Oshie was the last of the 14 forwards chosen for the U.S. Olympic team for Sochi, beating out Bobby Ryan and Brandon Saad, in part for his shootout prowess.

In group play against Russia, Oshie was memorably tapped by U.S. head coach Dan Bylsma six times in a shootout, including all five in the sudden-death rounds. Oshie beat Sergei Bobrovsky four times, including the game winner.

“After I went out for my third attempt, I figured I was going to keep going,” Oshie said, according to USA Hockey. “Each time I would look up to see what [Bylsma] had to say, and he would just give me a nod every time. I kind of started laughing toward shot five and six because it was getting kind of ridiculous.”

Oshie became known as “T.J. Sochi” on social media. President Barack Obama congratulated him on Twitter. The U.S. eventually lost to Canada in the semifinals and Finland in the bronze-medal game.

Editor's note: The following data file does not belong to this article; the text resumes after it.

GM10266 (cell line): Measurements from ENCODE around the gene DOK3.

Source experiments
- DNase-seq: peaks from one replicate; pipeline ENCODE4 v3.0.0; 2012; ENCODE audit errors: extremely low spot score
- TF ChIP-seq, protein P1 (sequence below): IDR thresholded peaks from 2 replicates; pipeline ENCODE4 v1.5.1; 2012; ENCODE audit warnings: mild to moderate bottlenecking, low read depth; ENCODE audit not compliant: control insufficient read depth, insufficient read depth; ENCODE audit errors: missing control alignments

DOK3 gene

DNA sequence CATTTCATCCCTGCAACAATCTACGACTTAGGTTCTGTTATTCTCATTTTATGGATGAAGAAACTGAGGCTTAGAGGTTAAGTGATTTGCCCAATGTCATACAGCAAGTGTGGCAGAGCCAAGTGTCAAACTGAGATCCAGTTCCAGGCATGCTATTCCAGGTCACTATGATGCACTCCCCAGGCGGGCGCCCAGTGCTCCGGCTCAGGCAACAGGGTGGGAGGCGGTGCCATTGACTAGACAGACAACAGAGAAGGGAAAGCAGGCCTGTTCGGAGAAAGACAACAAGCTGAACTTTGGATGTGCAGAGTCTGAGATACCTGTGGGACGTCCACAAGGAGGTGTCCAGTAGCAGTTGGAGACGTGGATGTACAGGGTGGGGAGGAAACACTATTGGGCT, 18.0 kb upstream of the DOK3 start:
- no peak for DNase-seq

When the NHL chose not to send its players to the PyeongChang Winter Games, it may have spelled the end of Oshie’s Olympic career.

Consider that the oldest forward on the 2014 U.S. Olympic team was 29, six years younger than Oshie will be come 2022. A recent Olympic roster prediction from The Hockey Writers put Oshie in the “Just Missed Out” list.

NBC Sports NHL analyst Pierre McGuire has Oshie among the finalists for the last forward spots in his early U.S. roster prediction.

“I wouldn’t discount T.J. Oshie because shootout is still part of it,” McGuire said. “He still has his shootout moves, even though he’s not getting any younger.”

Quick, the unused third goalie in 2010, played 305 out of 365 minutes in net for the U.S. in Sochi. He was coming off a Stanley Cup in 2012 and en route to another one in 2014.

Since, he was sidelined by a knee injury that required surgery. He remains the Los Angeles Kings’ No. 1 goalie, which almost automatically puts an American in the Olympic roster discussion these days.